Study showing governments violate human rights of tsunami survivors released at UN

1 February 2006

Governments are violating the human rights of their own citizens as tsunami survivors endure discrimination, inadequate housing and assaults one year after the tragedy swept through Southeast Asia, a study released today at United Nations Headquarters in New York says.

Governments are violating the human rights of their own citizens as tsunami survivors endure discrimination, inadequate housing and assaults one year after the tragedy swept through Southeast Asia, a study released today at United Nations Headquarters in New York says.

The report shows government officials squandered the opportunity to protect women, children and other vulnerable citizens as relief and recovery operations took hold, an independent expert mandated by the Commission on Human Rights told a press briefing.

“Ninety per cent of the people are still living in sub-standard housing,” said Miloon Kothari, the Commission’s Special Rapporteur on adequate housing, an unpaid expert who serves in an independent personal capacity, referring to the 1.8 million to 2.5 million people displaced when the tsunami hit on 26 December 2004.

He said many people still did not have access to basic services such as water and sanitation. Women, especially widows and single women, have been left out of the recovery process and their physical safety has been compromised as incidents of domestic violence increase, he added.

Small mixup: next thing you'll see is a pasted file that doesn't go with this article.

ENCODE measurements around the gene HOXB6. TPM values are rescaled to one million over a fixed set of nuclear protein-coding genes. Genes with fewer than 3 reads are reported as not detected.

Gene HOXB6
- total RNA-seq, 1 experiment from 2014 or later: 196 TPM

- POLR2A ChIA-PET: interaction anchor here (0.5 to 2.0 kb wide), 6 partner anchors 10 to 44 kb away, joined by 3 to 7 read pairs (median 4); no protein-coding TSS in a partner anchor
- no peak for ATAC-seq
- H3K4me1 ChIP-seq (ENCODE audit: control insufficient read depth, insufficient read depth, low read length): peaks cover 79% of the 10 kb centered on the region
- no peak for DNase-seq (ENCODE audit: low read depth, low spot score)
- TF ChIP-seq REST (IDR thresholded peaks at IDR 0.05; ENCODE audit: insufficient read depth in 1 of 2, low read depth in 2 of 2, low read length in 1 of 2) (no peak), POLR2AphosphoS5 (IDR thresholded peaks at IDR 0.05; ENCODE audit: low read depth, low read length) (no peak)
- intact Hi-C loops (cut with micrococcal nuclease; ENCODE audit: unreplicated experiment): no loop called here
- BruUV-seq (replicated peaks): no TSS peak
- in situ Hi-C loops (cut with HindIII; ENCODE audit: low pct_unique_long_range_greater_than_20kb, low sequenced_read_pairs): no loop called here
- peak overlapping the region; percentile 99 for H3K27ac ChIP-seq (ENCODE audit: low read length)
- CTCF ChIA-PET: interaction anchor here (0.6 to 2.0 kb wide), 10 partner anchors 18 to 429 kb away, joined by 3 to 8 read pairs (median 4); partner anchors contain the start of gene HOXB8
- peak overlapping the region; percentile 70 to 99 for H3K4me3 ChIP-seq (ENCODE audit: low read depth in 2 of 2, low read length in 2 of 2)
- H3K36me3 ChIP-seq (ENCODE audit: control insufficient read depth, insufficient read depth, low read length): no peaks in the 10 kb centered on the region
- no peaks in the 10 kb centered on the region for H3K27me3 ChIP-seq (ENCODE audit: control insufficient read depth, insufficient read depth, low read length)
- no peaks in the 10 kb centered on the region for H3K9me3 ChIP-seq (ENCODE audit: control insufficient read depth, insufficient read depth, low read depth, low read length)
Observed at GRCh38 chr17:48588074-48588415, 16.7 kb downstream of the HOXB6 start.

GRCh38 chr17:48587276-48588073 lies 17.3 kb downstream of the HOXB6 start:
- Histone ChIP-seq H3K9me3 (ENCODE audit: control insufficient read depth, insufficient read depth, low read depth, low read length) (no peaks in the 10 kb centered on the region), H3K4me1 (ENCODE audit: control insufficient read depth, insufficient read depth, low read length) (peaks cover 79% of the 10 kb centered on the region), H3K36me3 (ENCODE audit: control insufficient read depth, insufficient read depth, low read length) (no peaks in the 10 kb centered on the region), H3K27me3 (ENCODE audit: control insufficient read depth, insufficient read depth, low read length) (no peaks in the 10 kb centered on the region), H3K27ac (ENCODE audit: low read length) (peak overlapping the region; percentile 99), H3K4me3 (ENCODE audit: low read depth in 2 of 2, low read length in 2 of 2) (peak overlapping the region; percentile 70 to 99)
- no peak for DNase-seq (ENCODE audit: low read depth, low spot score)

Mr. Kothari wrote a forward to the 64-page report, titled “Tsunami Response: A Human Rights Assessment,” that will be sent to the Secretary-General Kofi Annan’s Special Envoy for Tsunami-affected Countries, former United States President Bill Clinton, today.

The report was prepared by three international aid groups: ActionAid International, Johannesburg; PDHRE, People’s Movement for Human Rights Learning, New York City; and Habitat International Coalition, New Delhi.

The report found that governments in some areas have created so-called buffer zones to stop people from rebuilding along the coast on the pretext of safety. This action jeopardized the livelihoods of people who relied on the sea for their livelihood even as commercial groups, such as a tourist resort in Andhra Pradesh in India, were given access to the land, the report says.

Among its 10 recommendations, the report calls for the UN system to play a larger role in monitoring human rights compliance and for the international community, including global institutions providing financing to the devastated areas, to integrate human rights into their humanitarian donor policies.

 

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